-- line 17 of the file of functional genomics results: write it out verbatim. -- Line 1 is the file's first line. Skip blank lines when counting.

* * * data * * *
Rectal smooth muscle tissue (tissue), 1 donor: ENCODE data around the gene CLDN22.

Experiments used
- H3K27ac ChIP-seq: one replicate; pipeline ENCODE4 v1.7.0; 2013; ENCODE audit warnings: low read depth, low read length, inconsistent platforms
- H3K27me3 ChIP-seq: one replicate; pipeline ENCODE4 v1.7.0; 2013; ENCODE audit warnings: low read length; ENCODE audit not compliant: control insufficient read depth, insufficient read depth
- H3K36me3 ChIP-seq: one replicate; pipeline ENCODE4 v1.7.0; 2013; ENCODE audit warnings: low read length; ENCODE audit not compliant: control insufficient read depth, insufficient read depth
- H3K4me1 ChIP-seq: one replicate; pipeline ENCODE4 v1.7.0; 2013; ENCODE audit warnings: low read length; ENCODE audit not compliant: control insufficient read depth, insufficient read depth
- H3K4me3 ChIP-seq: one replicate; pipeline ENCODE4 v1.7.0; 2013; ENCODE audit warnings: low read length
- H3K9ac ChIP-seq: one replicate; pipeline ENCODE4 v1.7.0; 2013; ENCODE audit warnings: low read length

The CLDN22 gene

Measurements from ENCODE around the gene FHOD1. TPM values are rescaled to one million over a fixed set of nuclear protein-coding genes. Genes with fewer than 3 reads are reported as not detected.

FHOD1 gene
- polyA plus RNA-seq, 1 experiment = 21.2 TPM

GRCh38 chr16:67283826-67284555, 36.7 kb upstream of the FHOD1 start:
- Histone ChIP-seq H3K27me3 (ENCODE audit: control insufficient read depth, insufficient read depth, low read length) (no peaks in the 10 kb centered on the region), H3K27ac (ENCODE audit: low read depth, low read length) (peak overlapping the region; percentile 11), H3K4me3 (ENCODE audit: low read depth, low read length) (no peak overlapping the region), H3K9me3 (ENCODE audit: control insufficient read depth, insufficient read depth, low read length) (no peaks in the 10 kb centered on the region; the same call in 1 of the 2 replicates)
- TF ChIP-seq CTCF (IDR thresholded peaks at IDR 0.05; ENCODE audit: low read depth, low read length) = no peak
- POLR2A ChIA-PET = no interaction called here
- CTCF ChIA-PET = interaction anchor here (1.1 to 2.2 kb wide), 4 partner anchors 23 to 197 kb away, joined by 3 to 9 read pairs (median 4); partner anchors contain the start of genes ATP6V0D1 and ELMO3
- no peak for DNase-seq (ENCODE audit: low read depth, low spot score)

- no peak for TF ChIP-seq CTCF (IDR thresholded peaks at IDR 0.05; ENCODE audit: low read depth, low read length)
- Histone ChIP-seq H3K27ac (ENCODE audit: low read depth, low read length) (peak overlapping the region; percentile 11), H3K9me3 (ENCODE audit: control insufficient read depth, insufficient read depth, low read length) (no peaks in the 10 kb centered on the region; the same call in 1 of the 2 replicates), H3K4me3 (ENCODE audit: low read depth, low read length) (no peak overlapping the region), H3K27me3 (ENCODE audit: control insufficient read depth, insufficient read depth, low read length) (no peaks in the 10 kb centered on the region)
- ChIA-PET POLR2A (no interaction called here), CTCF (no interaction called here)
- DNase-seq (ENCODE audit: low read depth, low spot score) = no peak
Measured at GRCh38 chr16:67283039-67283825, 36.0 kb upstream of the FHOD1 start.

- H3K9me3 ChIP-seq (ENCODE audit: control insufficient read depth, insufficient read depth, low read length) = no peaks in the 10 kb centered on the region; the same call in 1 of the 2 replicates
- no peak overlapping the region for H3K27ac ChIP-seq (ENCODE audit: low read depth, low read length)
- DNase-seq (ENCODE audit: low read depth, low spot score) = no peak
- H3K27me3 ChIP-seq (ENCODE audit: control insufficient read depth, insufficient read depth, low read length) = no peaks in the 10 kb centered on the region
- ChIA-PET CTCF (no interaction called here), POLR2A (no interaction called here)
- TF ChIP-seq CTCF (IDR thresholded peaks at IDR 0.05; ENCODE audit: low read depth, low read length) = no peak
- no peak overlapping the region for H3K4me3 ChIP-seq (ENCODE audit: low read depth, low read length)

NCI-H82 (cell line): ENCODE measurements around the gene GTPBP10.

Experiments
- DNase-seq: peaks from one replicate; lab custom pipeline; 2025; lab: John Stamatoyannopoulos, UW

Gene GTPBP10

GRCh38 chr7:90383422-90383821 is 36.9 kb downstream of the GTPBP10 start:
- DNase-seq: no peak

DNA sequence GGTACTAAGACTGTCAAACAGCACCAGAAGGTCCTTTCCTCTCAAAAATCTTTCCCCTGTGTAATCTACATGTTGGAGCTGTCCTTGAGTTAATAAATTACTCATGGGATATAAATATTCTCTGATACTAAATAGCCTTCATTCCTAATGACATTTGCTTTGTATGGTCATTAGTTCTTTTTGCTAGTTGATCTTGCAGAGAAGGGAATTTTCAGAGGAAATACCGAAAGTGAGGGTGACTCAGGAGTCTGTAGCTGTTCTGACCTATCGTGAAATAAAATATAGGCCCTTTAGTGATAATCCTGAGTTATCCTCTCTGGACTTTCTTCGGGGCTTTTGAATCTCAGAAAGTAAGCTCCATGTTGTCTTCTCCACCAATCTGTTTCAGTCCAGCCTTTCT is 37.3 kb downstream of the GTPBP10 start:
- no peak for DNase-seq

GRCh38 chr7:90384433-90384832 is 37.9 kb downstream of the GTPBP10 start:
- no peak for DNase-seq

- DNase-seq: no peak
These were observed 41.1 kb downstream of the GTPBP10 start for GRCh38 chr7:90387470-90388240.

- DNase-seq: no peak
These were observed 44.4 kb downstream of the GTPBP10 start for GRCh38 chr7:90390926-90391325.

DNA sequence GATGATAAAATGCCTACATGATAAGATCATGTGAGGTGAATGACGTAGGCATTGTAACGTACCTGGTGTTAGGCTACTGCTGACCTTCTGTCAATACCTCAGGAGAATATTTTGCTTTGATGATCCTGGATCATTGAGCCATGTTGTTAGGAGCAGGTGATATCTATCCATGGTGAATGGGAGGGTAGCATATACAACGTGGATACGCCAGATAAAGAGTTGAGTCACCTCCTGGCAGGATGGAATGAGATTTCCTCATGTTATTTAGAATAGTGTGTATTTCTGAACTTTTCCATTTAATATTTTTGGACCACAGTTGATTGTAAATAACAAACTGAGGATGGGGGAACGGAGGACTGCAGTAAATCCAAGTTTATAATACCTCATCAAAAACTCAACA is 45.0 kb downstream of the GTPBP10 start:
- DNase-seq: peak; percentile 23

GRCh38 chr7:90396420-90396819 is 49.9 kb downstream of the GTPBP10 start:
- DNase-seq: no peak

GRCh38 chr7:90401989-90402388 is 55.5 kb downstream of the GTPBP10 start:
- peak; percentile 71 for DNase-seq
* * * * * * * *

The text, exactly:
- CTCF ChIA-PET = interaction anchor here (1.1 to 2.2 kb wide), 4 partner anchors 23 to 197 kb away, joined by 3 to 9 read pairs (median 4); partner anchors contain the start of genes ATP6V0D1 and ELMO3